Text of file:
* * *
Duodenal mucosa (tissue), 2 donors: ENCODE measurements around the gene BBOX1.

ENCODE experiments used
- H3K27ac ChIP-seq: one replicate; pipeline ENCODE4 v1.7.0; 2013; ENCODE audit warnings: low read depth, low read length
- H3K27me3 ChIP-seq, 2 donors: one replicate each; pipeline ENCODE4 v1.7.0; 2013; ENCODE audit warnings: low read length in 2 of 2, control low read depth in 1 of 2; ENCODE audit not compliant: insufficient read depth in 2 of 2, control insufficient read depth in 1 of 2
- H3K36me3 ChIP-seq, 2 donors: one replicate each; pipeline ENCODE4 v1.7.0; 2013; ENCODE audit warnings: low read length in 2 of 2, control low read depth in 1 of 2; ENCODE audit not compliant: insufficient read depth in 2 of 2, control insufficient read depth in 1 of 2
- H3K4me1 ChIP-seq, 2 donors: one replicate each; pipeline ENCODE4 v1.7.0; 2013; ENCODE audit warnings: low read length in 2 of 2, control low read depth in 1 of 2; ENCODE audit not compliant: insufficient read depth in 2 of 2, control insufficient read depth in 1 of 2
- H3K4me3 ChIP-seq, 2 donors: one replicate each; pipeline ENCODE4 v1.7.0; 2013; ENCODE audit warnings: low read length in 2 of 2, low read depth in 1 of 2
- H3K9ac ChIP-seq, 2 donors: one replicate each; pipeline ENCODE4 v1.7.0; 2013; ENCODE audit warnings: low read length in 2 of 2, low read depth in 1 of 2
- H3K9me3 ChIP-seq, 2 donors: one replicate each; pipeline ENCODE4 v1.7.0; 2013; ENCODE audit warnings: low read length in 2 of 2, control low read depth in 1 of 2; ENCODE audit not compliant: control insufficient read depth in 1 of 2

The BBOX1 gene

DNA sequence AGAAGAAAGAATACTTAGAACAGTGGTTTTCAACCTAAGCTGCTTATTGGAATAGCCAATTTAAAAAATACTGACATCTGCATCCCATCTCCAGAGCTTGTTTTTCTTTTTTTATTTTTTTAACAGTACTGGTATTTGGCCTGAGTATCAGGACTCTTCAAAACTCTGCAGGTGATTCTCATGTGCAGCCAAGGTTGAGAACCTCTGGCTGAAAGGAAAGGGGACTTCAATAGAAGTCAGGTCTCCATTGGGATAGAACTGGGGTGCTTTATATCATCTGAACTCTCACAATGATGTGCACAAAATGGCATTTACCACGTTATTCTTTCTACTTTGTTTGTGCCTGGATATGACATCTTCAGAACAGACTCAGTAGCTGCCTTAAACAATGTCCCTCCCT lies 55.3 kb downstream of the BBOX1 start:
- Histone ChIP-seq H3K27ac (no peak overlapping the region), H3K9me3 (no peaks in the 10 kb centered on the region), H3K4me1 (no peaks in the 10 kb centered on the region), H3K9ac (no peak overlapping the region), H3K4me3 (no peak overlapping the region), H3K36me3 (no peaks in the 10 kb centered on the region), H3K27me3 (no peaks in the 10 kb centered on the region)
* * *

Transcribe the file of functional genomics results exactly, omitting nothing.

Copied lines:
Duodenal mucosa (tissue), 2 donors: ENCODE measurements around the gene BBOX1.

ENCODE experiments used
- H3K27ac ChIP-seq: one replicate; pipeline ENCODE4 v1.7.0; 2013; ENCODE audit warnings: low read depth, low read length
- H3K27me3 ChIP-seq, 2 donors: one replicate each; pipeline ENCODE4 v1.7.0; 2013; ENCODE audit warnings: low read length in 2 of 2, control low read depth in 1 of 2; ENCODE audit not compliant: insufficient read depth in 2 of 2, control insufficient read depth in 1 of 2
- H3K36me3 ChIP-seq, 2 donors: one replicate each; pipeline ENCODE4 v1.7.0; 2013; ENCODE audit warnings: low read length in 2 of 2, control low read depth in 1 of 2; ENCODE audit not compliant: insufficient read depth in 2 of 2, control insufficient read depth in 1 of 2
- H3K4me1 ChIP-seq, 2 donors: one replicate each; pipeline ENCODE4 v1.7.0; 2013; ENCODE audit warnings: low read length in 2 of 2, control low read depth in 1 of 2; ENCODE audit not compliant: insufficient read depth in 2 of 2, control insufficient read depth in 1 of 2
- H3K4me3 ChIP-seq, 2 donors: one replicate each; pipeline ENCODE4 v1.7.0; 2013; ENCODE audit warnings: low read length in 2 of 2, low read depth in 1 of 2
- H3K9ac ChIP-seq, 2 donors: one replicate each; pipeline ENCODE4 v1.7.0; 2013; ENCODE audit warnings: low read length in 2 of 2, low read depth in 1 of 2
- H3K9me3 ChIP-seq, 2 donors: one replicate each; pipeline ENCODE4 v1.7.0; 2013; ENCODE audit warnings: low read length in 2 of 2, control low read depth in 1 of 2; ENCODE audit not compliant: control insufficient read depth in 1 of 2

The BBOX1 gene

DNA sequence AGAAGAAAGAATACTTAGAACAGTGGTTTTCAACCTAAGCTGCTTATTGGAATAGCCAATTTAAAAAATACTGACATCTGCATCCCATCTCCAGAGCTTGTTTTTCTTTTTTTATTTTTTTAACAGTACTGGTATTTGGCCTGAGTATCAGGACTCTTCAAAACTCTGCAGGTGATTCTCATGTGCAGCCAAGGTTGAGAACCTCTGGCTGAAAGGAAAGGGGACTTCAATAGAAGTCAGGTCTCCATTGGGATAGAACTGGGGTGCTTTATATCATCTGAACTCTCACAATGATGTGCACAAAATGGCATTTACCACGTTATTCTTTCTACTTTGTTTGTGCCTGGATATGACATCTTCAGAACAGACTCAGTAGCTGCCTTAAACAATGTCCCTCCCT lies 55.3 kb downstream of the BBOX1 start:
- Histone ChIP-seq H3K27ac (no peak overlapping the region), H3K9me3 (no peaks in the 10 kb centered on the region), H3K4me1 (no peaks in the 10 kb centered on the region), H3K9ac (no peak overlapping the region), H3K4me3 (no peak overlapping the region), H3K36me3 (no peaks in the 10 kb centered on the region), H3K27me3 (no peaks in the 10 kb centered on the region)